App-rehension

Earlier this week I was having lunch with a younger colleague in a busy airport, talking about how tough it is to juggle the demands of young children, a work schedule that involves lots of travel, and other elements of modern professional life in America.  As she noshed on her salad, she mentioned that at times she took out her phone and used “Calm” and “Buddhify” to help her reduce stress.

IMG_1092Eh?  There are smartphone apps geared toward meditation?

Yes, she explained.  They are part of the “mindfulness” segment of smartphone apps, and then she described how you can use the apps to look at calming scenes, hear soothing sounds, and select mediation routines that are specifically targeted to helping you deal with a particular scenario, like getting to sleep or dealing with stress at work.  She then thumbed through her phone app index pages in a way that made it clear that she had a lot of apps.  My younger cousins have a lot more apps than I do, she said — dozens and dozens of index pages of them.

I thought about my smartphone, with my skimpy two pages of apps, most of which came with the phone, and I felt apprehension and, frankly, inadequacy.  And as my colleague showed me some of the other apps she has on her phone — apps like TuneIn, which allows you to listen to sports broadcasts of your favorite teams wherever you are, or Happier, which helps you think most positively (UJ must already have that one), or Pandora or Spotify, which allow you to listen to lots of good music of your choosing — I realized, again, that there’s a huge world of potentially useful or enjoyable apps out there and I am completely oblivious to them.  My poor, underutilized iPhone is like what they used to say about the human brain — it’s using only about 10 percent of its potential.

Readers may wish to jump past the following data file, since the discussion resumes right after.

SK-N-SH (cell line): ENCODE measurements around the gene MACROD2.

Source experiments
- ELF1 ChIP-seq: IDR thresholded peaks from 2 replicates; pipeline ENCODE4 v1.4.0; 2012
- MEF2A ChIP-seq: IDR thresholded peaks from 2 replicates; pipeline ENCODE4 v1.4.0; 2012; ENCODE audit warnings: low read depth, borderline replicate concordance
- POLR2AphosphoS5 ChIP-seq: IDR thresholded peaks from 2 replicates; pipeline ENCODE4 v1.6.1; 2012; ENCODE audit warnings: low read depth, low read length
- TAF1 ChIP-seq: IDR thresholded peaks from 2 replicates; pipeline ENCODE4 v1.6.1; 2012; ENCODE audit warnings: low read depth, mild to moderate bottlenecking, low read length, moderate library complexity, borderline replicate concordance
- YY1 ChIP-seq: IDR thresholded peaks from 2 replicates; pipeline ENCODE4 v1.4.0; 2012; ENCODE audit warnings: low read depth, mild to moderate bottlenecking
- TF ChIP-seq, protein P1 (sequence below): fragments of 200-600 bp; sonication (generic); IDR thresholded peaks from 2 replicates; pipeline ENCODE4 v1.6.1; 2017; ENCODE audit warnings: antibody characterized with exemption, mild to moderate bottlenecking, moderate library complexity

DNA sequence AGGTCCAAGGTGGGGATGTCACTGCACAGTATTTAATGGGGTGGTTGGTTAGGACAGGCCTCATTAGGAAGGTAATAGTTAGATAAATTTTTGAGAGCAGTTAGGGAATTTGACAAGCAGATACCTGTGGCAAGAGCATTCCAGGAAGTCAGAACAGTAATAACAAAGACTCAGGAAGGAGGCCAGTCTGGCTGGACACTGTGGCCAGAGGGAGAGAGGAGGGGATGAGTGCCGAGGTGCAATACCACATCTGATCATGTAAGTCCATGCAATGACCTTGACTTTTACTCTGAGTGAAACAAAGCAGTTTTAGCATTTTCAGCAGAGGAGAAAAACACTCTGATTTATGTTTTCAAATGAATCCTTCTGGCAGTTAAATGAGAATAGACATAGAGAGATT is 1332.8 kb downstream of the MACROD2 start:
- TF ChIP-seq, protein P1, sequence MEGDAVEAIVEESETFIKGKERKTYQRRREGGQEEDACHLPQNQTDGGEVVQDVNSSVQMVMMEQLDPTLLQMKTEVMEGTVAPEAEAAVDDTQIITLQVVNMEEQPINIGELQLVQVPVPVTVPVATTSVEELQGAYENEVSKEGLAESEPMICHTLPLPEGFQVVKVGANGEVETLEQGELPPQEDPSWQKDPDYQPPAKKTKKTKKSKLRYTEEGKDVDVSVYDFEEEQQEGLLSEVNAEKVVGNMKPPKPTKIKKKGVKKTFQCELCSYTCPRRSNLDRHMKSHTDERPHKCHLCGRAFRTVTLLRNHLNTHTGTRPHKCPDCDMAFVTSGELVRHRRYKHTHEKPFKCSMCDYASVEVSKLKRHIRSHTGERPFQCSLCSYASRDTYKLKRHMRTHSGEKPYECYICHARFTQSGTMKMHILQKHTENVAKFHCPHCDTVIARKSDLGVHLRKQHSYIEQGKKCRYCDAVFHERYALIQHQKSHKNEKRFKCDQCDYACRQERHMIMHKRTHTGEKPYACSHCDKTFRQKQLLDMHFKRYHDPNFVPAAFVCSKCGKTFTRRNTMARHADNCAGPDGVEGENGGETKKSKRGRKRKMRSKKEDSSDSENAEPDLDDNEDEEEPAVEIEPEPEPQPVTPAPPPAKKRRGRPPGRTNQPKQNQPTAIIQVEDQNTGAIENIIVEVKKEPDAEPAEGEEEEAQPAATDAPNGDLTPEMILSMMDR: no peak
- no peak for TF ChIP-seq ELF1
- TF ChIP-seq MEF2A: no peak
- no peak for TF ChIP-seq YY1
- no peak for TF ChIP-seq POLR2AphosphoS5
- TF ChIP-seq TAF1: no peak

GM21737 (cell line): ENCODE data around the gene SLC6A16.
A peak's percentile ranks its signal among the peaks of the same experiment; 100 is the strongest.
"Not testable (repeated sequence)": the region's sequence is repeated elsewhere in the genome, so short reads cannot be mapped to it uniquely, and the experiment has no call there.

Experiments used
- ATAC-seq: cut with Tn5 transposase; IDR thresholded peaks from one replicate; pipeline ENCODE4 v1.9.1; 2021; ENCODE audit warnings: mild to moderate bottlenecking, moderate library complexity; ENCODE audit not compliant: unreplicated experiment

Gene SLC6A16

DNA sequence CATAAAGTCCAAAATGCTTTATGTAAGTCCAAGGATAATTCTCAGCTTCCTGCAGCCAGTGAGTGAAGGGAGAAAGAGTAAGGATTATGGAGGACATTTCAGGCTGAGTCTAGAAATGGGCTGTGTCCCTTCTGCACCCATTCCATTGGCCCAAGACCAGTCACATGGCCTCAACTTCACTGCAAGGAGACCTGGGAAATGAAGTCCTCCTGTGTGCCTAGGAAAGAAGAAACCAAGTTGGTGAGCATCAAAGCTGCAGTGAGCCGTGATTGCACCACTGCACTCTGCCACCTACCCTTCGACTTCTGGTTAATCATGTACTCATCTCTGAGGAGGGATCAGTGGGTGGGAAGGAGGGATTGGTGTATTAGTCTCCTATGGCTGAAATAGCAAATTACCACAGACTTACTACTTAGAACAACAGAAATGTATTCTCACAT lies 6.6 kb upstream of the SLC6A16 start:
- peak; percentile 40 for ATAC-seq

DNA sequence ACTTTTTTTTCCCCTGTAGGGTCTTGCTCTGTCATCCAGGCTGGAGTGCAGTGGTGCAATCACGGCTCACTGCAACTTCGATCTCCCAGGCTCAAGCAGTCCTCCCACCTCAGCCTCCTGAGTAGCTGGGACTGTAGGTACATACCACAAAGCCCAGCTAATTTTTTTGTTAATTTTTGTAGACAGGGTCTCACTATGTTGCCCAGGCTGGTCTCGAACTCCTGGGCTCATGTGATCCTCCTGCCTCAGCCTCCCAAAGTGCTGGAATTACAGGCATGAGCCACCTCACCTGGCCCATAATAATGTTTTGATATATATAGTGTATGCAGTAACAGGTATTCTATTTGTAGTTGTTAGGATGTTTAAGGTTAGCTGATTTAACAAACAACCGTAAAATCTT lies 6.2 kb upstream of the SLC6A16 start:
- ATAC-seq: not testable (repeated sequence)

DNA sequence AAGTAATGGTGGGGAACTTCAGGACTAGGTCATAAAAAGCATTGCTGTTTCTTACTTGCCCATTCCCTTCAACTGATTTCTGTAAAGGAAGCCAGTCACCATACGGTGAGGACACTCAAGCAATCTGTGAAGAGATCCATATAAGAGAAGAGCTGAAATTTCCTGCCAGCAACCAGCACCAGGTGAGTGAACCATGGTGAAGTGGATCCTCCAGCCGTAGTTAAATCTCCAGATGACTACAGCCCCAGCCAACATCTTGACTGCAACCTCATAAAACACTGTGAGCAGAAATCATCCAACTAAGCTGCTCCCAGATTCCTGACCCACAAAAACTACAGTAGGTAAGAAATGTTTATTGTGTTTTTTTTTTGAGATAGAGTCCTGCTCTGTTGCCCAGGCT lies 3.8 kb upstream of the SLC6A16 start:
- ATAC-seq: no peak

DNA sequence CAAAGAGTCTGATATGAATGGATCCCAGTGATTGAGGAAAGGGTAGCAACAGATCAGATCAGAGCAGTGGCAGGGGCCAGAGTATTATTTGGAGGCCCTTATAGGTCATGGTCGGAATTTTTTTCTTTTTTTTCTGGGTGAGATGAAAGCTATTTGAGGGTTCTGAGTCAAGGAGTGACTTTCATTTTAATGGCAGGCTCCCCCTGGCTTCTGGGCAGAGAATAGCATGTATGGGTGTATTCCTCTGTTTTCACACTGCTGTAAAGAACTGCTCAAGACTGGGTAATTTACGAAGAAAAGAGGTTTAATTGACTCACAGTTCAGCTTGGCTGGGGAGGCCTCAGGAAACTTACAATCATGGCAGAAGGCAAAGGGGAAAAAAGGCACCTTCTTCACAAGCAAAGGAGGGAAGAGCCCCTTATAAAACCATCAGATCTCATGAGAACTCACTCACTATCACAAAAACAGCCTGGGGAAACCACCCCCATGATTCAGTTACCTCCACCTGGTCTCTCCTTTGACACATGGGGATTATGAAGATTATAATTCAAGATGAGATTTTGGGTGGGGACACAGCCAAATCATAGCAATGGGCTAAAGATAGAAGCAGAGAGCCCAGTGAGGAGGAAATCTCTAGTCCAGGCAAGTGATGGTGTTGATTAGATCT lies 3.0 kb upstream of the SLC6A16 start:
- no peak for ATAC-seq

But here’s the problem for me.  How do you find the good apps?  Is it primarily word of mouth?  Do people regularly have conversations about apps, and discuss which ones, in their experience, are worth it or not?  Or do people do on-line searches for app ratings and comments?  Or do they go to the app store and just look around and try things out?

I’m feeling a bit lost here.  But if I can find an app that transforms modern business travel into more of a zen-like experience, for example, I’m willing to work to find it.

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Total Calm

Today is one of those perfectly calm days, where the water in the Stonington harbor looks like a sheet of hammered silver and the boats lie perfectly motionless at anchor, as if they are moored in concrete. There’s only the slightest breath of wind, and it is so quiet you can hear the remaining dead leaves rustling in the trees, the cawing of crows, and lone human voices carrying from far across the harbor.

It’s not hard to relax here.